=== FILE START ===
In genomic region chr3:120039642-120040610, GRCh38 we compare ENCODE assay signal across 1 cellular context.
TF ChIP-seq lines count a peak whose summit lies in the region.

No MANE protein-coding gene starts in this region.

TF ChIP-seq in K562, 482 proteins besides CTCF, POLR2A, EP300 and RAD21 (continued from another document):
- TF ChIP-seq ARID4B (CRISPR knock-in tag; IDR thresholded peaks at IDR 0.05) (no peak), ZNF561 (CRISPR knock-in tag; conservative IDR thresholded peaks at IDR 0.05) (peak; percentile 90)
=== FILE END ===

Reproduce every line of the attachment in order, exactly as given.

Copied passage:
In genomic region chr3:120039642-120040610, GRCh38 we compare ENCODE assay signal across 1 cellular context.
TF ChIP-seq lines count a peak whose summit lies in the region.

No MANE protein-coding gene starts in this region.

TF ChIP-seq in K562, 482 proteins besides CTCF, POLR2A, EP300 and RAD21 (continued from another document):
- TF ChIP-seq ARID4B (CRISPR knock-in tag; IDR thresholded peaks at IDR 0.05) (no peak), ZNF561 (CRISPR knock-in tag; conservative IDR thresholded peaks at IDR 0.05) (peak; percentile 90)